I looked at this casual, tempestuous devil in front of me, and wondered what kind of monster we had drawn from his lair. But it was no good my calling on all the presence of mind and all the distrust I had left, I could not manage to be disturbed. They say that strength enchants. The magnetism of this man was his strength.

He seemed to have endless mines of energy. He exuded feeling, purpose, and ideas. Here was a real phenomenon. Shaking his mane of hair, stretching his arms as though he were lazy, then suddenly coming to attention, he was at once great and good, gentle, talkative, secretive, precise as a watchmaker and vague as an absent-minded professor. Confidences and meaningless generalizations were all mixed up in his talk.

Since he started in an hour before, we had learned that he was married and in love with his wife, that his wife was expecting a child and that he adored the child even before it was born. In the same breath he had spoken several time of Saint Augustine, Empedocles, Bergson, Pascal, Marshal Petain, Louis XVI and Clemenceau. I can vouch for this, for I had heard it with my own ears. I couldn’t tell you what party they played in the conversation, but all the same they were in it. As I said, Philippe was phenomenal.

In an hour he had expressed what most people would never tell you in a lifetime. As you listened, it seemed as if nothing remained that would be hard to do, even in the Paris of January 1943. He tossed solutions at insoluble problems right on the spot. He took them by the hair of the head, shook them in front of his great face, looked them straight in the eye, and laughed out loud. When they got this kind of treatment, the insoluble problems just didn’t come back.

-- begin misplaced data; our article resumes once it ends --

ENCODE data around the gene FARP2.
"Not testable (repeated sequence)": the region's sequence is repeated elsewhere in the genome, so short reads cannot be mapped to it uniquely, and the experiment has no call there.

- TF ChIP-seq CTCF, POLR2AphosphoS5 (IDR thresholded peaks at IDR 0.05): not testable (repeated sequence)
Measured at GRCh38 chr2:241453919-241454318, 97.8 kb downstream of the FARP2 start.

Besides, Philippe had a good way of putting it: “In some circumstances nothing is easier than being a hero. It is even too easy, which poses a frightful moral problem.” And then he began quoting Saint Augustine, Pascal and Saint Frances Xavier all over again.

As you may have guessed I was dumbfounded, in other words I was happy. This was not the happiness of love, but for all that it was happiness: mine and Georges’s (though he had not opened his mouth I knew he was as captivated as I), and last of all the happiness of Philippe. Already he seemed to know us well though he had hardly heard us speak. He confided fully, told us how much good we were doing him, carried us along on his saddle and never stopped talking.

He said he was glad to be in the Resistance as we were and along with us. To him this last point was a mere detail, and he had already settled it. I may have given you the false impression that Philippe was flighty, or that Georges and I were, in following him at such a pace. Nothing could have been further from the truth. In those days when every meeting was a matter of life and death, relations between people were clearer than they are today. Either one was on guard or one gave oneself. There was no third choice, and one had to choose quickly. Let us say further that Philippe had laid his whole hand before us. “I am going all out,” he said. “If it doesn’t work, you won’t be seeing me again”…

Without further precautions I turned to Georges, looked at him hard and heard him say under his breath, “Go ahead.” Then, to Philippe, I said that plans for our working together in the Resistance had become clear.